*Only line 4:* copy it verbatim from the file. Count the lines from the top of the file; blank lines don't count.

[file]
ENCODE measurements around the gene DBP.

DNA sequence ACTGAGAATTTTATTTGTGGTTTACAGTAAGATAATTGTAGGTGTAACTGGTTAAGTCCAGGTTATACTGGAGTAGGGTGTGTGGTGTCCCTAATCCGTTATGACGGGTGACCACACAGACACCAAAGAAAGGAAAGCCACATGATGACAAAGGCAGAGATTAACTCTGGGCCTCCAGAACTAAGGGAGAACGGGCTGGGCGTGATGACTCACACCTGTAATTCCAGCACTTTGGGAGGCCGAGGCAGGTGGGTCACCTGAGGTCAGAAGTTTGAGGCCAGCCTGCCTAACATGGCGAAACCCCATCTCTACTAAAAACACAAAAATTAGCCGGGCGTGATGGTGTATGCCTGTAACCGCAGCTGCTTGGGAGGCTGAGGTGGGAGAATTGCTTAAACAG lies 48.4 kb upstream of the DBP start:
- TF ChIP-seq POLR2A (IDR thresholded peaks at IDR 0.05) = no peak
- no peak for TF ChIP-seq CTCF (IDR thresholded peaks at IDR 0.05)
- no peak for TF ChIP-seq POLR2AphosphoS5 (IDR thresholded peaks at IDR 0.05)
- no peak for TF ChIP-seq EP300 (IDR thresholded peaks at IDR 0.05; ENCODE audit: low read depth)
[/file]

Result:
- no peak for TF ChIP-seq CTCF (IDR thresholded peaks at IDR 0.05)